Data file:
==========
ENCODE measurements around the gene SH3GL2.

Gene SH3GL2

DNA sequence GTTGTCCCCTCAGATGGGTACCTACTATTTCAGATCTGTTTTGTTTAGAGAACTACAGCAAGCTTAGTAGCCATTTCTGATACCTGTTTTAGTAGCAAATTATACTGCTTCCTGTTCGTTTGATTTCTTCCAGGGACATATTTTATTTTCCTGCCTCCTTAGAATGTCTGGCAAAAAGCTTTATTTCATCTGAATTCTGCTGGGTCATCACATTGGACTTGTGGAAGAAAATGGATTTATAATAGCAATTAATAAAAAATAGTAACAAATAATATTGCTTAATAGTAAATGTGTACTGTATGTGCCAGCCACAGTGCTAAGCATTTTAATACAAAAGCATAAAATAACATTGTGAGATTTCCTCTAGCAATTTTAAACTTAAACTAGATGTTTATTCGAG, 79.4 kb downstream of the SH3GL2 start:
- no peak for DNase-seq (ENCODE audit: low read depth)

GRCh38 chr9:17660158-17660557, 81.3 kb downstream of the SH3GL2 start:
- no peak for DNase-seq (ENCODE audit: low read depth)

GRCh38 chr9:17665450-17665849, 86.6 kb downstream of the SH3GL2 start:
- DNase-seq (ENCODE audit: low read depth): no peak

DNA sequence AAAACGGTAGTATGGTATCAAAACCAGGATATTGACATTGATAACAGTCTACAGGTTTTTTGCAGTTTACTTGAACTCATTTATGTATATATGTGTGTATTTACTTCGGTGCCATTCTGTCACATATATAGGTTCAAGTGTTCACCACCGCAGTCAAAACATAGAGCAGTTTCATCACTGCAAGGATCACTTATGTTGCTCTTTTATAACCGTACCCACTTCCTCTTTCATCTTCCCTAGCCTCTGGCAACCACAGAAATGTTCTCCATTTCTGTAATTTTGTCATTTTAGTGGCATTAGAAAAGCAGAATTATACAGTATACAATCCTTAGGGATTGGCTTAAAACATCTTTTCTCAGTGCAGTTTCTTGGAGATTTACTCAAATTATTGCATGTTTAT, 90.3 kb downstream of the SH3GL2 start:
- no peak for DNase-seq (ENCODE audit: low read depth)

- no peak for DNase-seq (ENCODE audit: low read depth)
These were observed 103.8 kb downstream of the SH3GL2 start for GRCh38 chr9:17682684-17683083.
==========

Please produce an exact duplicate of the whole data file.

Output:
ENCODE measurements around the gene SH3GL2.

Gene SH3GL2

DNA sequence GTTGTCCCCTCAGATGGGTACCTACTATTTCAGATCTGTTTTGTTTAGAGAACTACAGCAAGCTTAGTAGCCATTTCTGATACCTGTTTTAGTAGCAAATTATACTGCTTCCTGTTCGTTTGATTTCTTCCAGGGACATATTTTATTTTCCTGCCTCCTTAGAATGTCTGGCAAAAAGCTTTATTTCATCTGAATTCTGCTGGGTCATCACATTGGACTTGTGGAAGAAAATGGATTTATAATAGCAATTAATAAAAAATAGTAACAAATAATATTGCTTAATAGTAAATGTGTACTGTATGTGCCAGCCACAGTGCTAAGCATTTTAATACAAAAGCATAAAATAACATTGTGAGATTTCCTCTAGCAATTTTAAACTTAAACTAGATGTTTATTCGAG, 79.4 kb downstream of the SH3GL2 start:
- no peak for DNase-seq (ENCODE audit: low read depth)

GRCh38 chr9:17660158-17660557, 81.3 kb downstream of the SH3GL2 start:
- no peak for DNase-seq (ENCODE audit: low read depth)

GRCh38 chr9:17665450-17665849, 86.6 kb downstream of the SH3GL2 start:
- DNase-seq (ENCODE audit: low read depth): no peak

DNA sequence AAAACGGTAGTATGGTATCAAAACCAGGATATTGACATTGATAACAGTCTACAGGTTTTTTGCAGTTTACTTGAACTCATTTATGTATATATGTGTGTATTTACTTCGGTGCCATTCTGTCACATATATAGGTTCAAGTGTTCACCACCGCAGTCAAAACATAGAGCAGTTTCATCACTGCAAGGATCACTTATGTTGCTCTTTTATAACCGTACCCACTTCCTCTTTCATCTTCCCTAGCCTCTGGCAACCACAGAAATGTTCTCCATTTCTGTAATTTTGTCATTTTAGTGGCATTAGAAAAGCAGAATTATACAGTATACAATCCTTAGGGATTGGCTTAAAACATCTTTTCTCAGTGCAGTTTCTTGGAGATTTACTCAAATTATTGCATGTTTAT, 90.3 kb downstream of the SH3GL2 start:
- no peak for DNase-seq (ENCODE audit: low read depth)

- no peak for DNase-seq (ENCODE audit: low read depth)
These were observed 103.8 kb downstream of the SH3GL2 start for GRCh38 chr9:17682684-17683083.